And that is somethin I dont want to be wrong about. I’ve thought about why it was I wanted to be a lawman. There was always some part of me that wanted to be in charge. Pretty much insisted on it. Wanted people to listen to what I had to say. But there was a part of me too that just wanted to pull everbody back in the boat. If I’ve tried to cultivate anything it’s been that.

So Bell holds himself to a hierarchy of values. At the very top is perpetual self-awareness. Beneath self-awareness is the spirit of authoritarianism and, beneath that, the spirit of public service, although, by Bell’s own admission, it requires an act of will for him to subordinate his innate authoritarianism to his spirit of public service. But here’s the rub. Bell’s circumstances are such that the last two values serve one another — authoritarianism is what has put him in a position of public service, and his acts of public service bolster the authoritarian spirit through which he has obtained his position — and, worse, he lacks all awareness of that situation.

Bell is a veteran of the Second World War who was decorated for distinguished service in Europe and then elected as sheriff in 1945 on the basis of his wartime bravado. But beneath the surface of the stalwart soldier is a crippled man harbouring a shameful secret. Although he received honours for an incident in which he held ground under enemy fire and only retreated when the rest of his unit had been killed, the truth is that he “cut and run” and left his unit to be slaughtered just after the first shots were fired. He is a coward who has been elected to office by constituents who believe him to be a hero. More than that, as he admits, his office entails essentially unlimited authority within the jurisdiction of his county:

The opportunities for abuse are just about everywhere. There’s no requirements in the Texas State Constitution for bein a sheriff. Not a one. There is no such thing as a county law. You think about a job where you have pretty much the same authority as God and there is no requirements put upon you and you are charged with preservin nonexistent laws and you tell me if that’s peculiar or not. Because I say that it is.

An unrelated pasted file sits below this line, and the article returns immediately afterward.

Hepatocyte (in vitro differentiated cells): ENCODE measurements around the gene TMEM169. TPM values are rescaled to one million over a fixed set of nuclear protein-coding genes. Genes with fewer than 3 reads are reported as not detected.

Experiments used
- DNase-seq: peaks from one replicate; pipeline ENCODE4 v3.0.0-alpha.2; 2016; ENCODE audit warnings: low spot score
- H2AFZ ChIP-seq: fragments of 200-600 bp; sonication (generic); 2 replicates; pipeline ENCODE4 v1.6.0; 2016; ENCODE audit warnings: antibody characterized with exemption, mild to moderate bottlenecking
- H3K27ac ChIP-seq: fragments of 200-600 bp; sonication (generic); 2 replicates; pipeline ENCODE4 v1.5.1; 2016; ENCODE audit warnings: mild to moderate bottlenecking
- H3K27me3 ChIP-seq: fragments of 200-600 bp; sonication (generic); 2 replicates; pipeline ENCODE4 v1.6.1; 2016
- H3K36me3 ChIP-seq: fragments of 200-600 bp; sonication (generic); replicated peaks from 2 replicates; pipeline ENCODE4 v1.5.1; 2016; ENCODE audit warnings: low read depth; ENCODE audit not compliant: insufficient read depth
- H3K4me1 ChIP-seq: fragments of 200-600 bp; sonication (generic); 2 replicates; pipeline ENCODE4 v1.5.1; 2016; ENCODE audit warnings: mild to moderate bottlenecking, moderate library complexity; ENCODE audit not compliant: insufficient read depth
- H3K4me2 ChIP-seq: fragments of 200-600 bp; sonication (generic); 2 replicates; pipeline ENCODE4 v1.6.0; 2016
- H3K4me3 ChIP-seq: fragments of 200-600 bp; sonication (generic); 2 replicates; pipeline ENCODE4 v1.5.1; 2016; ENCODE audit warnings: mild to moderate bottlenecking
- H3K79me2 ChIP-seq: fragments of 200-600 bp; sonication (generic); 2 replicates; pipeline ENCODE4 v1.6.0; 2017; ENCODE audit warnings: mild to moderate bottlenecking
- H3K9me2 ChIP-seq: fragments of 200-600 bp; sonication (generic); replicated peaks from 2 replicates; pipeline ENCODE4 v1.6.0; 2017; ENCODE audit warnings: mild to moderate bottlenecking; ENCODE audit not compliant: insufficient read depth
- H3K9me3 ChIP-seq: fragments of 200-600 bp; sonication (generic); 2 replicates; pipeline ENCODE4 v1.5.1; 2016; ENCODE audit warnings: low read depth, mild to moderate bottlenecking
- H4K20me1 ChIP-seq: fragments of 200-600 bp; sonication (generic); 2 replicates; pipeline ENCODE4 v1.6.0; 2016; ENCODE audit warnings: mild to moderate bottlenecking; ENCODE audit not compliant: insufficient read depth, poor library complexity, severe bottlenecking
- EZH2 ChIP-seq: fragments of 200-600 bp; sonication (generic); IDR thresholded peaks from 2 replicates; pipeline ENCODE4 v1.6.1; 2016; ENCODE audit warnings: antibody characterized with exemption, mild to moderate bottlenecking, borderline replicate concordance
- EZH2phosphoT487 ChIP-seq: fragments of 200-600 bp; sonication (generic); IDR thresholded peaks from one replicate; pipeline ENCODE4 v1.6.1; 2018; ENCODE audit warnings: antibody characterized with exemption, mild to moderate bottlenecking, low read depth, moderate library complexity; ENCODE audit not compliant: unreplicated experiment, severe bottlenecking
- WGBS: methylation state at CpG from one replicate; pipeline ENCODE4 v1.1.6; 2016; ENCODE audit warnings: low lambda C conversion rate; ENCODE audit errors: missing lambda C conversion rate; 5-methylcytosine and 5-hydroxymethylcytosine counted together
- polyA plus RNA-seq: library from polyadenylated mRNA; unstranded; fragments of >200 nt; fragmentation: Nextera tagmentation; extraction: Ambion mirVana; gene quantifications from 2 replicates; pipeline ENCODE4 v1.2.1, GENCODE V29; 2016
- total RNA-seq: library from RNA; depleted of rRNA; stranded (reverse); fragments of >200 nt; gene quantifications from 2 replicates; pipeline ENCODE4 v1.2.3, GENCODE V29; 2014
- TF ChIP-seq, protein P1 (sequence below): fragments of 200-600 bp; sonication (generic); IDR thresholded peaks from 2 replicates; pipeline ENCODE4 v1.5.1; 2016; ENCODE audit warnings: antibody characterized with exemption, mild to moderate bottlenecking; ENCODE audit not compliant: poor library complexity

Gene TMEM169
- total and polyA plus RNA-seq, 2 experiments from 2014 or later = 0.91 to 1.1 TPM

If there is so little crime in his sleepy little county that there aren’t even any county laws for the sheriff to uphold, why would Bell’s constituents feel that the best possible candidate for sheriff is a returned soldier whose distinguishing feature is his heroic service in the bloodiest conflict in the whole of human history? Bell’s concealed cowardice advances McCarthy’s point: when Bell maintains a facade of strength and heroism, his constituents, having assumed that appearances are not deceiving, assume in turn that his apparent fortitude renders him capable of deterring or swiftly resolving county crime. What they want, in short, is an authoritarian lawman of whom they approve, and, with his blanket assumption that he can distinguish “good people” from “bad people” at a mere glance, Bell does nothing to challenge that want.

To the extent that he successfully deters and resolves crime, then, Bell justifies the authoritarian sentiment that swept him into office. The better he serves the public, the more he bolsters the validity of authoritarian law enforcement despite what we as readers know about his cowardice. Yet Bell himself cannot see that his public service strengthens the authoritarian wants of the voting public. Nor can he see that, inversely, the extraordinary bloodshed that arrives in his county brings his cowardice back out into the open — “I walked in front of those eyes once,” he says of the ruthless Anton Chigurh, “[but] I wont do it again” — and thus reveals that the emperor has no clothes, undermining the basis on which Bell was elected and making a farce of the parochial post-War authoritarianism he represents.

Is America in a state of decline? It’s not the fault of the kids with green hair and bones through their noses. It’s the fault of elders too enamored of their own past glories to sensibly commit themselves to resolving the problems of the present. McCarthy already made that point. He didn’t need Patacki to make it again by rebuking Sheriff Bell, and Meyer should have edited out that rebuke to avoid a distraction from the very point he too tries to make.